Ex-tax collector Joel Greenberg agrees to pay nearly $1.9 million in restitution, Seminole County's attorney says

Joe Burbank/Orlando Sentinel/Orlando Sentinel/TNS
·5 min read

ORLANDO, Fla. — Seminole County’s attorney Tuesday said he has reached an agreement with former tax collector Joel Greenberg toward the payment of nearly $1.9 million in restitution for public money that was misspent during his time in office.

“I have reached a tentative agreement, a verbal agreement — and I emphasize verbal — with Joel Greenberg’s attorney for restitution in the amount of $1,870,351,” county Attorney Bryant Applegate told commissioners.

Applegate added that he expects the county to obtain the money at Greenberg’s sentencing scheduled for March in federal court in downtown Orlando or “prior thereto.”

Greenberg’s attorney Fritz Scheller confirmed that a settlement had been reached regarding Greenberg paying back money to Seminole County.

“Mr. Greenberg is cooperating with both the federal and county governments toward the payment of restitution,” said Scheller, without adding any other details.

Scheller last July said that Greenberg desires “to make amends for his conduct.”

Since Greenberg was first arrested in June 2020 and eventually charged with 33 federal crimes, county attorneys have sought to claw back hundreds of thousands of dollars that a county audit said were either questionable or the fraudulent spending of public money by Greenberg and his friends and consultants that he hired.

That included the purchase of sports memorabilia — such as shoes and basketballs signed by NBA stars Kobe Bryant and Michael Jordan — he charged to an American Express card belonging to the Tax Collector’s Office. It also included the purchase of cryptocurrency with public money and a real estate transaction for a new branch office in Winter Springs, according to the audit.

Applegate broke down the total restitution amount as follows:

—$354,000 in personal expenditures made with the public office’s credit cards.

—$262,000 regarding the “flip” of a Tax Collector’s Office property.

—$2,754 for the purchase of the sports memorabilia.

—$98,000 in equipment for blockchain transactions.

—Roughly $470,000 for attorneys fees spent by the Tax Collector’s Office after criminal investigations into Greenberg were launched by the U.S. Department of Justice in early 2020.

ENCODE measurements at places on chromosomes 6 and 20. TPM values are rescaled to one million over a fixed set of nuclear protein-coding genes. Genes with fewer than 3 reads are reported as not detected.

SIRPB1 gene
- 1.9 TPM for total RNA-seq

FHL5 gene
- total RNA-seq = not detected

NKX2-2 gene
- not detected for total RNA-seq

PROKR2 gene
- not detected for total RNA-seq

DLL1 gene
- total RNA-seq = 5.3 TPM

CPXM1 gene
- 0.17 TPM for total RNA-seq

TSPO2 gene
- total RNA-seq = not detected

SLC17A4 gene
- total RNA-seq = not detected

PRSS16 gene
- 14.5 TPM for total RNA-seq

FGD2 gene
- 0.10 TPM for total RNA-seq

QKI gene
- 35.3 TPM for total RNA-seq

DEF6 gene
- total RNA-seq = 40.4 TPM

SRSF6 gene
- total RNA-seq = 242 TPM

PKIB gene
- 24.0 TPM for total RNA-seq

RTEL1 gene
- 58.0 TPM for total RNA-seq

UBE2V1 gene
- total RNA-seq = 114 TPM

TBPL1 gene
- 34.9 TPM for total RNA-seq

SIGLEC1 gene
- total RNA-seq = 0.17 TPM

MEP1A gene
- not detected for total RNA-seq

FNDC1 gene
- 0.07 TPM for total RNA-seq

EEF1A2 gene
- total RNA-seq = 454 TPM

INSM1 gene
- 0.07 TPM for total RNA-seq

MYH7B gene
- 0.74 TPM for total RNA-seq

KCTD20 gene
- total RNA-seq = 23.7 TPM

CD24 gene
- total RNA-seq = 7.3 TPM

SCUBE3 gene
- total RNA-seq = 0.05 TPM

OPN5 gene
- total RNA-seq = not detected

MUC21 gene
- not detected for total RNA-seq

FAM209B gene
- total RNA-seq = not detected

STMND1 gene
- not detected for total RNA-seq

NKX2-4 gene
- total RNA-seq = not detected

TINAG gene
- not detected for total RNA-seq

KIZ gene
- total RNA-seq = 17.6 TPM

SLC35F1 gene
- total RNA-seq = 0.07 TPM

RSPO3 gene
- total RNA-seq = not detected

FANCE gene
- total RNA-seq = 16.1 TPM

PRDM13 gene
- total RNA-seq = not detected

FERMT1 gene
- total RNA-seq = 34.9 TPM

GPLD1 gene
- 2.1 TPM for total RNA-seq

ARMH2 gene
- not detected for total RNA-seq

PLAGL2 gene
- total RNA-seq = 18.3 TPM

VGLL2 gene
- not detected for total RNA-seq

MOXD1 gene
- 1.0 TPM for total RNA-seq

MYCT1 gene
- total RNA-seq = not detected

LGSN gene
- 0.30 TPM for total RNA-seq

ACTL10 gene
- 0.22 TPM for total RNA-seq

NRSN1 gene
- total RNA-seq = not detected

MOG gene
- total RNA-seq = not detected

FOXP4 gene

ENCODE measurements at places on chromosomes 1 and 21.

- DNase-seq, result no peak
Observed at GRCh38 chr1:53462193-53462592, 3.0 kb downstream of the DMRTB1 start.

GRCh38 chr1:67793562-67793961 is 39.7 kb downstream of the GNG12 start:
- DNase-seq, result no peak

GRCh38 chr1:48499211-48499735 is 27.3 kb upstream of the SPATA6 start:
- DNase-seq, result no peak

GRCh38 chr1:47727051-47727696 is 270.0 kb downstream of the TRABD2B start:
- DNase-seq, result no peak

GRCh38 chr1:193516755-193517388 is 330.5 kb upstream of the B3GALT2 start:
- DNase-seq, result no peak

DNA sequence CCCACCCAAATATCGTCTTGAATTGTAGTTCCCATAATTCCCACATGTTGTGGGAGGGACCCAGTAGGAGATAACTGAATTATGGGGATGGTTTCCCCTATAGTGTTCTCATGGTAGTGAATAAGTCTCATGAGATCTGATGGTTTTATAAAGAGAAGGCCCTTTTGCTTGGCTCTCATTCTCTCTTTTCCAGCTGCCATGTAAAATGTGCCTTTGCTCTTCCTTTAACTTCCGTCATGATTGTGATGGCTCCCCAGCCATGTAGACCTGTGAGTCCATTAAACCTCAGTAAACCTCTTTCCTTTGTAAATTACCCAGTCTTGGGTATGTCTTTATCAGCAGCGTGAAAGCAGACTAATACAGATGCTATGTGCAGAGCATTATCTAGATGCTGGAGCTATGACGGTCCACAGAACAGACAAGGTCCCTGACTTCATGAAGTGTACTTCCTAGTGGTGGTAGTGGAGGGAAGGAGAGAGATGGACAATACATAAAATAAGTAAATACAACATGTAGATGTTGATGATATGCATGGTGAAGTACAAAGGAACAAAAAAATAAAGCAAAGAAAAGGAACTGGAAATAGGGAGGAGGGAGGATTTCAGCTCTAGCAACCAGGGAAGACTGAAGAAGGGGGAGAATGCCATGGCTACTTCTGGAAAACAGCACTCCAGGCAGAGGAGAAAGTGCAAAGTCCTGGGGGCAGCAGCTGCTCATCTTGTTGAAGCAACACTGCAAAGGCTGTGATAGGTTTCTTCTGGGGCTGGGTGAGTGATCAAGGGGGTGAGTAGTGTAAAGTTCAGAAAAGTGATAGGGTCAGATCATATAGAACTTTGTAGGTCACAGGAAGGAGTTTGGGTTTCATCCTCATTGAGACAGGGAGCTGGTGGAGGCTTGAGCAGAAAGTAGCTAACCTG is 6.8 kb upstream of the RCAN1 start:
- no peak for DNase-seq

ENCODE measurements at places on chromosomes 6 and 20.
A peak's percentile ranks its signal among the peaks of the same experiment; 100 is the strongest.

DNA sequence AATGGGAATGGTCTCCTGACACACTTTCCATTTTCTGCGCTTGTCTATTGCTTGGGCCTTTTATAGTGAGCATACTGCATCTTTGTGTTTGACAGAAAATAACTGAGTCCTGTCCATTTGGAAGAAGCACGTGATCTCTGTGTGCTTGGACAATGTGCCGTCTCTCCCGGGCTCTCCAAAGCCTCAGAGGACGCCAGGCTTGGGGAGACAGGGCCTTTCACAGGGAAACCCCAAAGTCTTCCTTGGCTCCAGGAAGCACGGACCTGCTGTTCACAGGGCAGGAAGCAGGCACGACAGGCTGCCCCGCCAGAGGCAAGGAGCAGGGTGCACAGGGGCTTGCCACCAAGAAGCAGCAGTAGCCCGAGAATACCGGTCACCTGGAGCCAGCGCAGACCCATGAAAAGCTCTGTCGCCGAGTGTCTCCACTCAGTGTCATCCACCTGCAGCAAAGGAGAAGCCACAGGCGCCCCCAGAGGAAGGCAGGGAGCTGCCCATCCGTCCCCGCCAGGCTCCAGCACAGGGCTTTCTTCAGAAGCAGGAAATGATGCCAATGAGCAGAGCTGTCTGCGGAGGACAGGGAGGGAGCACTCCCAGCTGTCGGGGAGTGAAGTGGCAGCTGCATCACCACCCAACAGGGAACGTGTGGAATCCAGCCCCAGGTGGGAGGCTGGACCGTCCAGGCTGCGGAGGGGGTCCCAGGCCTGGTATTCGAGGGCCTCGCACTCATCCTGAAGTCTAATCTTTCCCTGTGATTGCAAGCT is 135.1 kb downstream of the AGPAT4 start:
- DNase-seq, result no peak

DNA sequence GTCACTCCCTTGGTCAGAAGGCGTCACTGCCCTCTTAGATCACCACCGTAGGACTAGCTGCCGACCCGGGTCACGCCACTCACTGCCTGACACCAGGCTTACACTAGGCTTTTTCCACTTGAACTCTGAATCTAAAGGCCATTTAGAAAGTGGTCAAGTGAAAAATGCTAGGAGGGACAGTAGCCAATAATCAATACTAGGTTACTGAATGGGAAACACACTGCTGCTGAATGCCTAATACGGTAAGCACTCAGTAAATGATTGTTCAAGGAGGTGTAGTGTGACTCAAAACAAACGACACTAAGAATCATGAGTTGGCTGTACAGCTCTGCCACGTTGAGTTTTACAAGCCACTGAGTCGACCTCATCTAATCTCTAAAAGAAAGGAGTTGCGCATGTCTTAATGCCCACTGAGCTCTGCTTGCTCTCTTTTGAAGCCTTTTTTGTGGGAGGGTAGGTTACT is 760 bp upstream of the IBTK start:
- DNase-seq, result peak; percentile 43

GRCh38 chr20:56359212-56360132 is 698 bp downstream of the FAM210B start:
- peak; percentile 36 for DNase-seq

—$685,630 for salaries and payments Greenberg made to friends and business associates he hired with public money to work as “consultants.”

The audit, commissioned by Seminole County in the weeks following Greenberg’s first arrest, flagged nearly a dozen consultants hired by the former tax collector to fill murky roles for whom little or no work product could be found.

Regarding the real estate transaction, Applegate said he could not “go into details on that.”

However, four months after taking office in January 2017, Greenberg purchased a former bank building on State Road 434 in Winter Springs for $810,000 in public cash — hours after another company formed a few months earlier by Greenberg’s close friend Keith Ingersoll and associate James Adamczyk bought it for $680,000. Greenberg also gave Ingersoll’s company an extra $132,000 for the office furniture and a bank vault.

The audit called the transaction “possible fraudulent activity” in the report.

“The acquisition of this property has collusion written all over it,” Dan O’Keefe, an auditor with MSL CPAs & Advisors, wrote in his audit report commissioned by the county.

Ingersoll and Adamczyk were charged last November by federal prosecutors, who accused them of an unrelated multimillion-dollar real estate fraud scheme by bilking an Orlando-area investor out of more than $12 million, according to a federal grand jury indictment.

Applegate said the settlement agreement came with Greenberg after several months of discussions with Scheller; the county’s outside attorney Kara Wick of Foley & Lardner; the U.S. attorney’s office, and current tax collector J.R. Kroll.

“Everyone has been open and cooperative over these long months and many, many meetings and phone calls,” Applegate said.

He added the next step is the county recovering the full amount.

“I can assure you if that does not happen, then I will be asking the commission at a public meeting to continue the employment of the law firm Foley & Lardner to go after every individual and every entity possible to collect these funds,” Applegate said.

Greenberg is currently in the Orange County Jail awaiting sentencing in federal court, which is scheduled to occur in March.

He pleaded guilty last May to six felony charges, including sex trafficking of a child, identity theft, stalking, wire fraud, creating fake driver’s licenses and conspiracy to bribe a public official. As part of his plea agreement with the U.S. attorney’s office, Greenberg has agreed to forfeit $654,800 in assets he obtained through his public position as tax collector.

According to state financial disclosure forms Greenberg filed while he was in office, he listed his worth at the end of 2019 at nearly $5.9 million. That included $5.5 million worth of stock in his family’s business AWG Inc. and $276,000 in bank accounts. He also drew nearly $400,000 in income from his family’s business in 2019, according to the financial report.

He and his wife, Abby Greenberg, purchased a home in Heathrow for $600,000 in 2019, according to county records. Abby Greenberg filed for divorce last October, according to court records.

Seminole commissioners, at the request of Applegate, did not comment on the attorney’s announcement.

“There are still pending investigations, and there may be new ones down the road,” Applegate said.

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